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How to become a security expert - by Rodney Thayer

See new Internet technologies being developed! Be there when cutting edge Web 2.0 innovators deploy never before seen web sites! Keep up with rapid advances in the field! Amaze your coworkers with your knowledge of incredibly useful security tools! Hang out with brilliant geeks working on exotic communications protocols!

How? Participate in an open source project.

Although, as I can personally attest, glamour eludes those of us working on open source projects – unless you want to count all that late-night pizza-eating drawing-on-napkins and checking under your arms to see who needs the shower kind of thing.

But, seriously folks. Open Source is everywhere, having become a component of the most important networking technologies around us. Some examples:

  • The Apache web server is used in about half the Web servers on the Internet today.
  • Another Apache project, Tomcat is a core technology used in many Java-based products from Sun, IBM, and other vendors.
  • The OpenSSL produces a library that implements the IETF (Internet Engineering Task Force) TLS protocol. TLS (Transport Layer Security) is better known by its old name, SSL. SSL is the encryption technology used to protect your credit card number when you buy books on
  • OpenSSL is used by a significant portion of the merchant sites on the Internet today.

Open source projects make a great addition to classroom studies because you get to study real world uses of the latest network security technologies. You can just quietly "lurk", watching and learning. Or you can volunteer to help. These projects often have all sorts of work for volunteers, from updating web pages to working on documentation to testing new builds to actually writing code. In return for your slave labor, you can apply the skills and knowledge you get in your studies to learn how protocols and tools developed in the open source community are deployed.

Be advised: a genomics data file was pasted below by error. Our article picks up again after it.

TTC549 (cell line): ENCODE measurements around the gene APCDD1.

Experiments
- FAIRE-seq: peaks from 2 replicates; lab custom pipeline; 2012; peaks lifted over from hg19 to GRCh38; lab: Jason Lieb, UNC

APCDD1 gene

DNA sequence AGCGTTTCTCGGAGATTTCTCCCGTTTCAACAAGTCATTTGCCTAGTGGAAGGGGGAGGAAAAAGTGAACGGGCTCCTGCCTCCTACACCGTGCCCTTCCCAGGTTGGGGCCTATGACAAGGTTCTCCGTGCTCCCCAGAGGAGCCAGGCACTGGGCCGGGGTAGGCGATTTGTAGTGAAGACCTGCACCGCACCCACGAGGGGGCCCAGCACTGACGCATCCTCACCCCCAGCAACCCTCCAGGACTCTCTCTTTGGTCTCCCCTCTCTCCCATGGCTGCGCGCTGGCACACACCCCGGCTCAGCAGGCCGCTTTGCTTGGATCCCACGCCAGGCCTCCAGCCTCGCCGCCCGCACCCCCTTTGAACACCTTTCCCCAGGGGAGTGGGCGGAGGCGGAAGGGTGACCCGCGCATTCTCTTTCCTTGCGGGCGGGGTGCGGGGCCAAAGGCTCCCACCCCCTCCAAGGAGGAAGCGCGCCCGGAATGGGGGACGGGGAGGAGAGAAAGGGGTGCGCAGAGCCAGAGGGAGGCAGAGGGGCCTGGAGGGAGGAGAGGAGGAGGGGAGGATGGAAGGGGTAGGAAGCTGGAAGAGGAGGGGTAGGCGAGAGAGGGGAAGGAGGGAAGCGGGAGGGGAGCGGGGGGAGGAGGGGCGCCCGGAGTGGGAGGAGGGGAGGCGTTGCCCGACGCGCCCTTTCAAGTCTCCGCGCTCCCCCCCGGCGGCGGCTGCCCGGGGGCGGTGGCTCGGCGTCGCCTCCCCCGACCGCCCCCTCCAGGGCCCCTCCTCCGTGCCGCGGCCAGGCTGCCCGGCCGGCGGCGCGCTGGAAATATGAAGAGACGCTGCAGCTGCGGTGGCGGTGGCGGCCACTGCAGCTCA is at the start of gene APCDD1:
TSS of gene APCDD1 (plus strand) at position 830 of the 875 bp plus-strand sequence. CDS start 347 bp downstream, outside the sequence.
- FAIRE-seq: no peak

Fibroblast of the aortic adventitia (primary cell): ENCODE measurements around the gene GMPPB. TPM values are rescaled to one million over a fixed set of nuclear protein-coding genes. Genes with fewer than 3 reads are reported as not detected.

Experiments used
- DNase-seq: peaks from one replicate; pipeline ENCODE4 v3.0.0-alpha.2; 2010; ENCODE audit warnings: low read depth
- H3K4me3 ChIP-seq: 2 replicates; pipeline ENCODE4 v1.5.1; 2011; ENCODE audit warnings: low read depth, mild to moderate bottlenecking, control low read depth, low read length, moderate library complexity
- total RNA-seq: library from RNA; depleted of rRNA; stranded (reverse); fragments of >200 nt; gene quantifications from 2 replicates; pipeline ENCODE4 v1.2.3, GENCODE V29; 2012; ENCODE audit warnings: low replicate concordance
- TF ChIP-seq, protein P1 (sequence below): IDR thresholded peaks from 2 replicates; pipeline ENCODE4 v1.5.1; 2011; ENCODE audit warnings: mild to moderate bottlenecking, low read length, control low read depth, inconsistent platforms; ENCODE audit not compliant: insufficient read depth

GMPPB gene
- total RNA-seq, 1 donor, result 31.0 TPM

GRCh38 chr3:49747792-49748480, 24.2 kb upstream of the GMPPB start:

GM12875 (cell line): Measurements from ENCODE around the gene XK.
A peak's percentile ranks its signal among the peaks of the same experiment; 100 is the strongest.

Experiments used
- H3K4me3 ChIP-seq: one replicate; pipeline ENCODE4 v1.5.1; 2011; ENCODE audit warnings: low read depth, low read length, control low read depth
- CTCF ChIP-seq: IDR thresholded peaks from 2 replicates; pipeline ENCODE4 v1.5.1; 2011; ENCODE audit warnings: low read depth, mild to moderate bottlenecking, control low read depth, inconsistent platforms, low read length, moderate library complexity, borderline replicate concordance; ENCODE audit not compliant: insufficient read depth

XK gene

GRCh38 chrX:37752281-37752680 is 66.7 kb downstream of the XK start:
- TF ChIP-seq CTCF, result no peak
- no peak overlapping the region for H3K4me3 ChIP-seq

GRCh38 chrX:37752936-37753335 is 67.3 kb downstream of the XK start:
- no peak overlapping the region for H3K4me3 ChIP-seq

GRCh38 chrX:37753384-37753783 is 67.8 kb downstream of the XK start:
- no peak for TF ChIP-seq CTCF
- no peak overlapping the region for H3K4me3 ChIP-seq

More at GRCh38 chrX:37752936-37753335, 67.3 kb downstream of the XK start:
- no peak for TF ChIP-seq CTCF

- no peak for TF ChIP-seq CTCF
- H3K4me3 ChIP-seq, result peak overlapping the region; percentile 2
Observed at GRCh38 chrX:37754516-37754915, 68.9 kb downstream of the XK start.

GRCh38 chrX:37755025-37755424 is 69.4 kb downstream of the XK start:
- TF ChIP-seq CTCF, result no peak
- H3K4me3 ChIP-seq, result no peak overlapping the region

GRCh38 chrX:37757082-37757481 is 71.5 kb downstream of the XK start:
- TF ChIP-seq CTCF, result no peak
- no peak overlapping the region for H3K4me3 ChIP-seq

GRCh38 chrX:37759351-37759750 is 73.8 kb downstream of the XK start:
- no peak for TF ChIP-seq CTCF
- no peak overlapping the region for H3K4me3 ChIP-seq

A whole other means of learning

Open source projects are a fascinating artifact of the Internet age. These are not conventional software projects. They are communities of users and developers working together to build and deploy some of the critical technologies that make the 'net work.

Through these volunteer projects, you will have the opportunity to learn how others use open source tools to solve problems in their networks. As a student of network security, this means learning cutting edge network defenses using open source technologies.

Even if you just hang out on the mailing list you can get a lot out of it. Open source projects typically have a project home, a software distribution package, and some sort of communications mechanism like a mailing list or a Wiki (also run by volunteers). The more active projects have a community of users and developers all over the world who communicate through the Internet.

Working on open source projects means big picture kind of learning, you see what kind of problems other folks have and common mistakes they make, which can be valuable if you are trying to learn how to troubleshoot something. If you're doing security work and need to solve some sort of problem like log processing, you can ask around and learn what kinds of other open source tools are available.

Even if you only use the open source tools for prototyping solutions, they can still be very valuable learning tools. You can become an educated user of the technology and that can be useful no matter what vendor solutions you end up working with in the commercial world.

Participating in an open source project is a great way to give back to the community, too. And in so doing, have your name associated with the next big thing, starting with today’s modern Internet open source projects, like BIND, Mozilla, or Snort. You can't buy an education like that.

Thayer is senior research fellow at the Security Consortium, and member of the Shmoo Group, and IETF participant (TLS, IPSEC, OpenPGP, OpenSSH).